Ron Ritchhart, in his book Intellectual Character, talks about teaching children to think and the importance of creating a culture of thinking in the classroom. His work with David Perkins, Howard Gardner and others at Harvard University on Project Zero and Visible Thinking is well worth exploring.
He describes eight ‘cultural forces’ that define a thinking classroom. These forces foster thinking, and hence deeper understanding and more meaningful learning:
Time for thinking
Expectations for thinking and learning
Opportunities for engaging in thinking
Routines & Structures that scaffold thinking and learning
Language & Conversations that name, notice, and highlight thinking
Modeling of thinking
Interactions & Relationships that show respect for students’ thinking
Physical Environment in which the process of thinking is made visible
I’ll start with the easiest one. Time for thinking. It’s easy to talk about.. not always so easy to ensure in the classroom.
How often do teachers ask a question, then rephrase it if no-one answers in the first few seconds?
It’s easy to call on the same child who always raises his hand, yet again, if no-one else volunteers.
Do you ever answer the question yourself if no-one else seems ready to?
Sometimes it’s difficult to allow waiting time, if there’s no response right away, but we need to allow time for thinking if we want our students to think! One possibility is to give students time to think and to write down their thoughts, before calling on anyone to respond. That way, everyone has enough time to formulate thoughtful responses and there is much greater participation. Another is to allow time for students to share their thinking in pairs or groups, before calling on individuals to answer.
Time for thinking’ also implies time for in depth exploration of topics. The PYP encourages higher order thinking and engagement with conceptual ideas through units of inquiry. We have definitely seen a difference in the way our students think, since our school introduced the PYP a few years ago!
Cultural forces in a thinking classroom: Part 1: Time
6 thoughts on “Establishing a culture of thinking…”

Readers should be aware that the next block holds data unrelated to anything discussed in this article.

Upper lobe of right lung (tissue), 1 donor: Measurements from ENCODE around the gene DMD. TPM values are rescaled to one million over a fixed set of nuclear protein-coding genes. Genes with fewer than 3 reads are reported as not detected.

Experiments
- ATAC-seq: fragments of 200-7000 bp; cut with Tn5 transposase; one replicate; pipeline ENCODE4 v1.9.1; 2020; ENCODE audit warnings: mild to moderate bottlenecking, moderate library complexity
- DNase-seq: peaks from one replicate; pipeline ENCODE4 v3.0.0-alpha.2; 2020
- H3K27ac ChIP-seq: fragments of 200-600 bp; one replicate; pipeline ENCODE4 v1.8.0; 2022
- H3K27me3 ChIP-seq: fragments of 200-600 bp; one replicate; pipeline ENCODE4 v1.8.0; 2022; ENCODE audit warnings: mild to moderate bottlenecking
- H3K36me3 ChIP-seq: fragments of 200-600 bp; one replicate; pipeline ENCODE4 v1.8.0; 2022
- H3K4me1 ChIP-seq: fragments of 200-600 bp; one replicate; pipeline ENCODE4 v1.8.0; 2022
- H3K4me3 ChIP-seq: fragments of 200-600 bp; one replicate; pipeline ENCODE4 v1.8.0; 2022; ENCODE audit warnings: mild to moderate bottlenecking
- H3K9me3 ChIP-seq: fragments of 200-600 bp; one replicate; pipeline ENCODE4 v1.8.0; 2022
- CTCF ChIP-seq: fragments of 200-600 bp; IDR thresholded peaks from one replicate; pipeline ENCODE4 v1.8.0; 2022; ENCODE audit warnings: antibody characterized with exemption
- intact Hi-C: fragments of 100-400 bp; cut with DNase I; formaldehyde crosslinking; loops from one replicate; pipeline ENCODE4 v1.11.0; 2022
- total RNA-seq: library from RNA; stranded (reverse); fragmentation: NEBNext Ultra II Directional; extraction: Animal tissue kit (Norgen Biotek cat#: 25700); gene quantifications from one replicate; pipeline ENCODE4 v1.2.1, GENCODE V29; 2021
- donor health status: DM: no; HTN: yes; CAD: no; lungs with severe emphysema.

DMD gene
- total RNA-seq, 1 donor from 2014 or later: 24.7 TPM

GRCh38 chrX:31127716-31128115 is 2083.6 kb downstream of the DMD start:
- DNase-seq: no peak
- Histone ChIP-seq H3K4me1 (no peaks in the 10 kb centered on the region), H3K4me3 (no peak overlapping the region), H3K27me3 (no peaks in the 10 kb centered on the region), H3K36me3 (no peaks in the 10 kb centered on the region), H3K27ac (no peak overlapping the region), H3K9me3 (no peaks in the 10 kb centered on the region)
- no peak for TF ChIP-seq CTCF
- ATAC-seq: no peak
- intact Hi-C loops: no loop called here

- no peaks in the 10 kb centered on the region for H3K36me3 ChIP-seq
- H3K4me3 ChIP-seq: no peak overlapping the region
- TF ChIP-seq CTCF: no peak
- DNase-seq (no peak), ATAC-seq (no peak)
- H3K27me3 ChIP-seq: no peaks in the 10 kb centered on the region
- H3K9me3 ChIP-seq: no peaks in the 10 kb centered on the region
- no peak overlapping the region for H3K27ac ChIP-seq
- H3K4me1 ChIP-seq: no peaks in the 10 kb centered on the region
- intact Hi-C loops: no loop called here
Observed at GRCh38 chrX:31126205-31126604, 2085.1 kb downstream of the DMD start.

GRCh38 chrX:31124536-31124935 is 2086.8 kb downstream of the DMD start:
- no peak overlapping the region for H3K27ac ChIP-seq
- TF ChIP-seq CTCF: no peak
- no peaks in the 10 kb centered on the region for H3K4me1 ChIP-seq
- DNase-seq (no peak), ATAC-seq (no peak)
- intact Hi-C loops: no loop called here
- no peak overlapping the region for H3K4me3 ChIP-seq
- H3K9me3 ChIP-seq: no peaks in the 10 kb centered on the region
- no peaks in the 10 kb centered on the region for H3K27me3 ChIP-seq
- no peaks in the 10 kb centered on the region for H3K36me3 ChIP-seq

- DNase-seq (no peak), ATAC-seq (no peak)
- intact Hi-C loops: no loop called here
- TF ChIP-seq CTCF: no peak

This is very much like what we in Alberta mean when we talk about Critical Thinking, or criterial thinking. We are teaching students to think about their thinking and learning. As educators, our role is crucial in helping students develop these thinking, evaluative skills. Thanks for your post. It affirms that the move towards a more mindful approach to teaching and learning extends beyond the realm of technology and what it can do for us.
I was lucky enough to work with Ron Ritchhart when I worked at the International School of Amsterdam and when I did Harvard Project Zero some years ago – he is a wonderful person and his workshops have certainly changed the way I teach. You are absolutely right when you say that most of the time we don’t give all students the time they need to think. We get impatient, we rephrase, we answer the question ourselves. I’m definitely guilty of this myself. I like the Think-Pair-Share routine and I’m trying to slow down a bit and allow all students thinking time before calling on anyone to answer a question. Thanks for this post, which reminded me, again, of the need to take my time when asking questions.
I taught at a school that had PYP a few years ago. We had an inservice that discussed thinking time and were shown stats where teachers only waited a few seconds each time for students to answer questions. That really made me rethink what I did and although pauses and silence are kind of unusual for lots of classrooms, you have to make room for thoughts to be formed and then verbalised.
An excellent post.
Wait time is HARD for me. I am one who never wants the uncomfortable silence and tends to fill it if no one else is going to. Wait time is something I have really had to be purposeful about. The more I practice it, the more comfortable I am getting with it. It is important to give students ample time to think, and formulate the answer. Otherwise, it will be the same 4 students who are always answering and participating.
There should be whole classes in university dedicated to practicing wait time!